This latest announcement is a shocking example of the unprecedented speed at which human induced climate change is affecting the natural world, and scientists believe that within a few centuries, 75 percent of all species could cease to exist.
Indeed, this isn't just a horrible loss of the world's plants and animals, it's the latest example of the Global North's climate debt - incurred over centuries of economic expansion which has disregarded and harmed the Global South. After all, the world's wealthiest remain responsible for 80 percent of all greenhouse gas emissions since the Industrial Revolution.
And on that quest for wealth and power, the Global North catalysed a sixth mass extinction that is predominately and disproportionately affecting the Global South.
For example, Africa, where I'm from, is already feeling the effects of this loss of biodiversity; millions face food insecurity, soil infertility, water shortages, natural disasters – and even pandemics. East Africa is suffering from a drought so extreme herders have lost up to 70 percent of their livestock, and 26 million in the region are struggling to access food. EUObserver
EU policies led to the collapse of the oilseed rape crop in the UK and Europe, according to a new report released today.
The bloc's climate change polices initially rewarded the widespread planting of oilseed rape, the world’s most important vegetable oil after soybean.
But subsequent pesticide laws have ultimately led to very large yield losses across the continent in recent years.
This collapse of oilseed rape farming in the UK and Europe had led to a reliance on imported oils – including palm oil.
The findings of the report will be presented later on Wednesday at a meeting of the British Crop Protection Council by lead author, Dr Patricia Ortega-Ramos from Rothamsted Research.
Speaking ahead of the meeting, she said the series of EU policy decisions essentially ‘created a serious crop pest’.
“This is a great example of how a better understanding of pests and joined up decision making are going to be vital if we are to reform farming," she added.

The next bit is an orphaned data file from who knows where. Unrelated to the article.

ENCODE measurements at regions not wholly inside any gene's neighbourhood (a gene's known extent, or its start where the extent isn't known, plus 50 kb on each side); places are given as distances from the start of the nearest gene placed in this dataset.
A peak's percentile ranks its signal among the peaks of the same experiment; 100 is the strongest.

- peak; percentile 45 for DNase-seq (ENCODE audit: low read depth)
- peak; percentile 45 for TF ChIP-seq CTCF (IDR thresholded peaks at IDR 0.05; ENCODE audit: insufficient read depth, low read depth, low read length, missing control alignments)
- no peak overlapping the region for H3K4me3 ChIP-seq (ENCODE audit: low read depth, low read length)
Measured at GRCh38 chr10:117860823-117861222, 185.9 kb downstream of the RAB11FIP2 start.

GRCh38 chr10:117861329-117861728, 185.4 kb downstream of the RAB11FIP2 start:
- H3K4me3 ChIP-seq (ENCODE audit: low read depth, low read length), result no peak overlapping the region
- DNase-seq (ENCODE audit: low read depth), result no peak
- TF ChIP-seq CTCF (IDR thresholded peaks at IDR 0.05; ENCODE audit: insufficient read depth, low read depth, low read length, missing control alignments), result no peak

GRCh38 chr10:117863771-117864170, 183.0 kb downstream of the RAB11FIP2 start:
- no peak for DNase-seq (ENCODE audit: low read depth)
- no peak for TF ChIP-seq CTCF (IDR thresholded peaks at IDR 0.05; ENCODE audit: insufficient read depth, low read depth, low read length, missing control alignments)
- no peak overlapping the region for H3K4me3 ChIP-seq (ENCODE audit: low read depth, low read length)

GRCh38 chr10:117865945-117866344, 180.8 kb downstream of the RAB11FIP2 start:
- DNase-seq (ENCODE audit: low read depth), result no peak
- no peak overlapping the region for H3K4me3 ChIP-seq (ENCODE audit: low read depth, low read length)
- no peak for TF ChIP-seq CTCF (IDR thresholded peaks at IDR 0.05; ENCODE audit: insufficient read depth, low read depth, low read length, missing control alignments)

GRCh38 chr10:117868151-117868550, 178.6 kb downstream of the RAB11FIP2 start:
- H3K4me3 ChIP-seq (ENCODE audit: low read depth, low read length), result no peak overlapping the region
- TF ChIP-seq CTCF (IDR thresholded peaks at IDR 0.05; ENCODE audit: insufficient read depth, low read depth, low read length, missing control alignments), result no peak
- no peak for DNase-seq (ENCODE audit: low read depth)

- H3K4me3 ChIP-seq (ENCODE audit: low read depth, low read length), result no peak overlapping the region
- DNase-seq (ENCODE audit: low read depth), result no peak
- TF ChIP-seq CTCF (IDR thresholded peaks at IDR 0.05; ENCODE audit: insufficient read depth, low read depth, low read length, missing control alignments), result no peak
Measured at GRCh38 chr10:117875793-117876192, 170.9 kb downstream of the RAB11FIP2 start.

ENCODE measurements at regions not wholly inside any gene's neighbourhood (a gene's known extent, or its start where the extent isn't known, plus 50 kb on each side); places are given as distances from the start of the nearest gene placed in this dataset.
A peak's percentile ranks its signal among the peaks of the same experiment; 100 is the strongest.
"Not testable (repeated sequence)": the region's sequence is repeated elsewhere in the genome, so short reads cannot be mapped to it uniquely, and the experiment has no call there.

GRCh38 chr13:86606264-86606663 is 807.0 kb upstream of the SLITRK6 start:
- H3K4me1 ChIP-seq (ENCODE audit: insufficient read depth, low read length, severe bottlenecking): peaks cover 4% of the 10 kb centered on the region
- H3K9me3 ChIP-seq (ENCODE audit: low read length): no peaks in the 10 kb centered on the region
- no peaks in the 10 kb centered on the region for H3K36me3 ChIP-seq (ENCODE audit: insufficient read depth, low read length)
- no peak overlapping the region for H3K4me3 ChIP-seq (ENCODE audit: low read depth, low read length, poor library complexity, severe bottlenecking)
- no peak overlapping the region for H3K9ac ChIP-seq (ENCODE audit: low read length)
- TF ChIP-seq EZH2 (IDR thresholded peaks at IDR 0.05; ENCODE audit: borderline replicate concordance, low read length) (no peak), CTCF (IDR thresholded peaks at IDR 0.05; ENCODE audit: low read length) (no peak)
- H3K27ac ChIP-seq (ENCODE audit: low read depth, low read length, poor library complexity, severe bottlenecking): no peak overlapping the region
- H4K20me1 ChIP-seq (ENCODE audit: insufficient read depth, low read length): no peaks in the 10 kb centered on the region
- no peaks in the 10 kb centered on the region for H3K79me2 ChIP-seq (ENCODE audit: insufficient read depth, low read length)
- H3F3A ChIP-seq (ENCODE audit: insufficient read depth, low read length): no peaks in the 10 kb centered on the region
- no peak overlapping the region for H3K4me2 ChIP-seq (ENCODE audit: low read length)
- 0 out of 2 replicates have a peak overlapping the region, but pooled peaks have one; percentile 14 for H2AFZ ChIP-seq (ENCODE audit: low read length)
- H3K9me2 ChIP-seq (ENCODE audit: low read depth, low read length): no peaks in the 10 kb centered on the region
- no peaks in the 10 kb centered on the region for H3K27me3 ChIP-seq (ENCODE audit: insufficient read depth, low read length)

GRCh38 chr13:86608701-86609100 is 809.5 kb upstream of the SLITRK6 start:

“The EU’S 2009 Sustainable Use of Pesticides Directive was not well implemented, and as a result of that and subsequent decisions, the cabbage stem flea beetle has now become a serious pest.
"The area of oilseed rape being grown is now falling sharply, with huge financial consequences for farmers and major environmental consequences for all of us. FarmingUK
Indonesian Ambassador pledges cooperation to strengthen Sri Lanka Palm Oil smallholders
Jan 26, Colombo: A special meeting was held on the 11th of January 2022 between the Palm Oil Association of Sri Lanka (POIASL) and Dewi Gustina Tobing, Indonesia’s recently-appointed Ambassador to Sri Lanka.
The present role of, and challenges faced by, the oil palm industry in Sri Lanka were discussed at the meeting, with the intention of obtaining support, expertise and assistance from Indonesia, the world’s biggest producer of palm oil.
The POIASL delegation was well received by the Ambassador at her offices and the President of the Association, Dr Rohan Fernando, who is also the Managing Director of Elpitiya Plantations PLC, led the discussions. The outcome of the meeting was positive and the Ambassador agreed to engineer cooperation between the two nations to strengthen smallholder involvement in cultivating oil palms.
The potential for economic emancipation and rural development through oil palm cultivation by smallholders was also highlighted at the meeting. It was pointed out that smallholders account for more than 40% of oil palm plantations in Indonesia, and that this trend has seen huge socio-economic development within that country’s rural sector. Replicating this in Sri Lanka could increase prosperity for rural communities, while also reducing Sri Lanka’s foreign exchange spending on edible oil imports. ColomboPage